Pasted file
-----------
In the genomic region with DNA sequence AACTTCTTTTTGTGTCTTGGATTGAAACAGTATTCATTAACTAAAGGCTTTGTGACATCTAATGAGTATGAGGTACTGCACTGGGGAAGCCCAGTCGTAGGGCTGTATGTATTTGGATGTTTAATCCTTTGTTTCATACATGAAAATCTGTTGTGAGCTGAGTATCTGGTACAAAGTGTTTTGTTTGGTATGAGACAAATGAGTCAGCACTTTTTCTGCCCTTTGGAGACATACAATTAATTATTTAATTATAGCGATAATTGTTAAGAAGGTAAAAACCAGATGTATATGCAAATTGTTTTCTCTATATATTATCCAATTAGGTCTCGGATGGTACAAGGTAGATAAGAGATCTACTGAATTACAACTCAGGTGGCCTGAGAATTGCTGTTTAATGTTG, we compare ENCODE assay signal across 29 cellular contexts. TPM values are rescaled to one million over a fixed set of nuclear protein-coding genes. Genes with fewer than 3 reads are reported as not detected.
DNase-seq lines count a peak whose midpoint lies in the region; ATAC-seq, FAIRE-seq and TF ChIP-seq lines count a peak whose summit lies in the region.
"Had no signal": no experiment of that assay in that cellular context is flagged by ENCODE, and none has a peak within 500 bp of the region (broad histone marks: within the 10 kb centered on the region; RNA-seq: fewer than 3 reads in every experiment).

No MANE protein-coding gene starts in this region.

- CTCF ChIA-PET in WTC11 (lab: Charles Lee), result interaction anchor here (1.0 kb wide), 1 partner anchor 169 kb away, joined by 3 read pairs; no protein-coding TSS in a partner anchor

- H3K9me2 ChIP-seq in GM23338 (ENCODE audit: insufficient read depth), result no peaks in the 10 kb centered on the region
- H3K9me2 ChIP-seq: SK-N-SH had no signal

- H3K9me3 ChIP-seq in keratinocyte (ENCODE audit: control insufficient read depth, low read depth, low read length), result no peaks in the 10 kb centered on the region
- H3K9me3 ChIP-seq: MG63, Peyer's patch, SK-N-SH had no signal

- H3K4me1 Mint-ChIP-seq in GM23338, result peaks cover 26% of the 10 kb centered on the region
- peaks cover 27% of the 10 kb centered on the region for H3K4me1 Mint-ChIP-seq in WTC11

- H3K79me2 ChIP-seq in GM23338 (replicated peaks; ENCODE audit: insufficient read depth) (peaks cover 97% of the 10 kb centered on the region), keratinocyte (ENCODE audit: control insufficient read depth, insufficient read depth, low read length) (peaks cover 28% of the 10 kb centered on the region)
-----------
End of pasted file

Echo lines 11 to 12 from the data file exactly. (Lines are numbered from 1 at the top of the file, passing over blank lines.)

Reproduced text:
- peaks cover 27% of the 10 kb centered on the region for H3K4me1 Mint-ChIP-seq in WTC11

- H3K79me2 ChIP-seq in GM23338 (replicated peaks; ENCODE audit: insufficient read depth) (peaks cover 97% of the 10 kb centered on the region), keratinocyte (ENCODE audit: control insufficient read depth, insufficient read depth, low read length) (peaks cover 28% of the 10 kb centered on the region)